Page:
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State govts revenue to be strained over high debt-to-revenue ratio

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By Nkiruka Nnorom

The revenue of the states in the country will be further strained in the coming months owing to their rising debt portfolio and cost of servicing those debts.

Zainab Ahmed









This is coming on the back of the latest report on the states’ internally generated revenue by the National Bureau of Statistics (NBS), tagged, “Internally Generated Revenue at State Level”, which showed a high debt to revenue ratio for the first half of 2018 (H1’18).

The report showed that total states’ Internally Generated Revenue, IGR, grew by 27.7 percent year-on-year (y/y) to N579.40 billion from N453.83 billion in H1’17.

Of the 36 states, 28 states grew their IGRs, while states such as Ebonyi, Anambra, Benue, Abia and Kebbi recorded declines in IGR by 21.79 percent to N2.46 billion, 21.62 percent to N7.07 billion, 18.86 percent to N6.06 billion, 12.29 percent to N6.98 billion and 10.85 percent to N2.03 trillion respectively in H1 2018.

Resolving budget deficit issues

Lagos retained its number one spot, with an IGR of N196.4 billion, up 16.9 percent y/y and Rivers State recorded N60.9 billion, the second largest state by IGR.

The report showed that not much changed in terms of revenue sources as federation account allocation inflows continued to account for more than 70 percent of the total revenue (FAAC + IGR) for most states. Net federation accounts allocation to states grew y/y by 65.14 percent to N1.23 trillion in H1 2018 from N0.74 trillion in H1 2017 amid increases in production and price of crude oil.

Edo JAAC declares N3.2bn allocation for LGAs as IGR rises

The states’ total debt stood at N4.78 trillion in the year under review, comprising of N1.30 trillion external debt and N3.38 trillion domestic debt.

The high debt to revenue ratio, according to economy watchers, will put more pressure on fiscal operation of the states and also make implementation of capital expenditure more difficult.

Risk of defaults in borrowings rise in many states – Cordros Capital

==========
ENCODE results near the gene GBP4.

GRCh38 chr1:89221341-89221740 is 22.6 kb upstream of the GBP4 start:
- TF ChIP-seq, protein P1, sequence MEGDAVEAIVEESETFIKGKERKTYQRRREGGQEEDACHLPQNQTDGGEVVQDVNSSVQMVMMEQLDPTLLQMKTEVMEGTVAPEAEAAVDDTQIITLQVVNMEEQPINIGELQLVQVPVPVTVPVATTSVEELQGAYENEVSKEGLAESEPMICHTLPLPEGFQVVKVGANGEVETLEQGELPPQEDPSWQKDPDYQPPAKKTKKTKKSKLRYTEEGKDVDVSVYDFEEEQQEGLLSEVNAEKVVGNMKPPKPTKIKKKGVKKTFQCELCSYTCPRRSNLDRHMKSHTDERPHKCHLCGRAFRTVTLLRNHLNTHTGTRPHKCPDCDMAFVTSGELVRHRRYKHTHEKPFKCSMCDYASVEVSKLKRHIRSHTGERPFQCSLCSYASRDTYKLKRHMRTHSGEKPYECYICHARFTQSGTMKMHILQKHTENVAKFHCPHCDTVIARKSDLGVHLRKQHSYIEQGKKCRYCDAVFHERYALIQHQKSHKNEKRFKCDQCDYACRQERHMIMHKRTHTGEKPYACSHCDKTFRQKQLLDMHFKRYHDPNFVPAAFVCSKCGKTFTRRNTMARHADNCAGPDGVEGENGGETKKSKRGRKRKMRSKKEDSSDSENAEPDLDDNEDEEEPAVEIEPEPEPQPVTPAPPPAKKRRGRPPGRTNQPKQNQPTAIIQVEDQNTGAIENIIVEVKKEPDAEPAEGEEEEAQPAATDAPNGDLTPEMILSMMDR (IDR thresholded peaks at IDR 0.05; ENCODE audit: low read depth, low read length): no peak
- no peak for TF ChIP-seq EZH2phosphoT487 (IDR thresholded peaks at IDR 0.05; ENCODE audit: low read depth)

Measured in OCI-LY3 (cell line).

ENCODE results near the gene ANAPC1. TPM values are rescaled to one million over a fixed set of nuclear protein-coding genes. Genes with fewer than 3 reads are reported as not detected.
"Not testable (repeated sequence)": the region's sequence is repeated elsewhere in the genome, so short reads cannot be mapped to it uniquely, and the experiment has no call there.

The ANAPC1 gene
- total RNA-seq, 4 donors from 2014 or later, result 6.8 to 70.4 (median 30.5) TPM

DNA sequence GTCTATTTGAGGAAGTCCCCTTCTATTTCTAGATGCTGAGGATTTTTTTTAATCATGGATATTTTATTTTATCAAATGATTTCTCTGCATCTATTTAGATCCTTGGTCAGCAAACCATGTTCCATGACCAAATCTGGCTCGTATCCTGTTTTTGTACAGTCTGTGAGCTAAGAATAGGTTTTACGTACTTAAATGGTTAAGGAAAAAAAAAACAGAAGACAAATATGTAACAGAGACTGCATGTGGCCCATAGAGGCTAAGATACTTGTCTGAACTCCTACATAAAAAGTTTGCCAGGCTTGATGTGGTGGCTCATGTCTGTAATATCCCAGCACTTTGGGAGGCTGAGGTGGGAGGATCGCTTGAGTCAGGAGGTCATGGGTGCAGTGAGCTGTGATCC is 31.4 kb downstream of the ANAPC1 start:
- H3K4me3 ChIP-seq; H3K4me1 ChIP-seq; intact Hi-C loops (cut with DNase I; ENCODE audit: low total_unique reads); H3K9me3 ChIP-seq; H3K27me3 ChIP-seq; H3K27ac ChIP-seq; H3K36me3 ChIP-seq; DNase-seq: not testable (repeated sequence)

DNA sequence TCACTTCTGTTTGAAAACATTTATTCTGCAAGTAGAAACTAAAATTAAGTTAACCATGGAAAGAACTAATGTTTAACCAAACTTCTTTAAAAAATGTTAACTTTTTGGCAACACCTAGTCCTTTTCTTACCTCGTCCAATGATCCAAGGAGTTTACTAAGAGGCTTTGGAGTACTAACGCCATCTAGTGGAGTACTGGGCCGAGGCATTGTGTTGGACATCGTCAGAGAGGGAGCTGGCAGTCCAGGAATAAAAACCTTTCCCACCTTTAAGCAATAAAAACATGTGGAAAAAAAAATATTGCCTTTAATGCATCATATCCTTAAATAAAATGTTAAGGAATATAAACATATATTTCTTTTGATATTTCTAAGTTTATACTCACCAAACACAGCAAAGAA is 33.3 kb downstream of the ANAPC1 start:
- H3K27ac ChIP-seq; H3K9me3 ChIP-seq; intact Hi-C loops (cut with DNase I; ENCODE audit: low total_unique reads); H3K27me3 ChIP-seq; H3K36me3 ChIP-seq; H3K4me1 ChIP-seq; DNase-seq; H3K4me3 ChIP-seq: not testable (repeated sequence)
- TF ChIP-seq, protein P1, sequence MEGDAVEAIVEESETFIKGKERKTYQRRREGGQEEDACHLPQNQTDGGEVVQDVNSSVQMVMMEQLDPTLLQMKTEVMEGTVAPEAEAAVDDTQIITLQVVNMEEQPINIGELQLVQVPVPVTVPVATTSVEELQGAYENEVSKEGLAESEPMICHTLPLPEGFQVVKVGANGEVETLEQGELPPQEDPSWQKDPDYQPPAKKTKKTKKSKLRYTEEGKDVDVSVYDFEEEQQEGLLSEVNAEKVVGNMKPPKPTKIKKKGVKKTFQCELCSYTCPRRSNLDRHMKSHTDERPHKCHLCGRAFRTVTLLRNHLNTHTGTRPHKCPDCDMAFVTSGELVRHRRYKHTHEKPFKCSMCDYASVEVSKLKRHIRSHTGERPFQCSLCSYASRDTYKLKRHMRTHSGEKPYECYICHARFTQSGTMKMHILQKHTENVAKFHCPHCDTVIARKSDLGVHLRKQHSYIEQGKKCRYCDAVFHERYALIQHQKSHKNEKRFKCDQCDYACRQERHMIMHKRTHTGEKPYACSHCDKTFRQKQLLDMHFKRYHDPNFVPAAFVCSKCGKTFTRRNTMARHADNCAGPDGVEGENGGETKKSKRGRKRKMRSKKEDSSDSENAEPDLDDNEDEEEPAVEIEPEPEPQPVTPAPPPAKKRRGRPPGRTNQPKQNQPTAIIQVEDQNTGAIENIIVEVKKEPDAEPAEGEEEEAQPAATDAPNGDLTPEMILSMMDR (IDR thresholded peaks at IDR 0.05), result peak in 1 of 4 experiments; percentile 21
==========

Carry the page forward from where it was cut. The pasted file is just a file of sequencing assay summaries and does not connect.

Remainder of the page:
In his reaction, Mustapha Wahab, a research analyst at Cordros Capital Limited, explained that adding growing debt to servicing cost and to the already depressed state revenues will put pressure on their fiscal operation.

He said: “Currently a number of states can’t cover their recurrent expenditures on the back of insufficient FAAC allocations despite gains from higher crude prices relative to last year and significantly low internally generated revenues.

“Adding growing debt service cost to the already depressed state revenues will further put pressure on fiscal operations of the federating units, the impact of which will not only make capital expenditure, CAPEX, implementation a tall order but overhead spending also.”

According to him, the situation would mean growing risk of default on interest and principle payment for the states.

He urged the states to increase their IGR to reduce the impact of declining crude oil price.

“With IGR to FAAC ratio remaining abysmally low, states government must ramp up internally generated revenues to reduce the impact of volatile oil earnings on fiscal performance by significantly expanding the tax base and considerably monitoring revenue generating state owned corporations to effectively block all loopholes,” he said.

High debt to revenue ratio will increase cost of servicing debt – Cowry Asset

Cowry Asset Management, a Lagos-based investment banking firm, said: “Given states’ IGR of N579 billion and net Federal Accounts Allocation of N1.23 trillion in H1 2018, ‘dependency multiple’, FAAC to IGR, was 2.13 times. Inspite of the y-o-y increases in IGR and net Federation Accounts Allocation to the states by 27.7 percent and 65.14 percent respectively, the states’ average total debt to gross revenue still remained high at 2.75 times in H1 2018.

“We opine that high debt to gross revenue ratios of the states would further increase their debt servicing costs which in turn would burden future generated income of the affected states going forward, given that most of the borrowed fund would have gone into recurrent expenses such as payment of salaries.”

Revenue diversification would boost credit ratings of states – United Capital

In a report titled, “State of States IGR in H1’18: Creating more “Lagos” across Nigeria”, analysts at United Capital Plc, another investment banking firm, emphasised the need for the state to up their IGR in line with Lagos State while expressing concern at the underwhelming performance of other states.

They also pointed out the need to expand the revenue base across states, saying that it would reduce dependence on FAAC inflows, which is largely exposed to the vagaries of the oil market. Increasing the revenue base of the states, according to them, would limit future fiscal crisis.

“In addition, this would boost the credit ratings of states and enhance their ability to finance developmental projects,” they said.

“Further analysis of the IGR report indicated that Pay As You Earn, PAYE, is two times the size of FAAC inflow in Lagos and 1.1 times in Ogun States, implying that both states are significantly benefiting from a dominant formal sector relative to other states. Hence, to create more “Lagos States” across the country, there is a need for a concerted effort to develop the formal sector in the rest of the country. Put differently, tax authorities in other states may need to find creative ways to boost revenue from the informal sector going forward,” they asserted.



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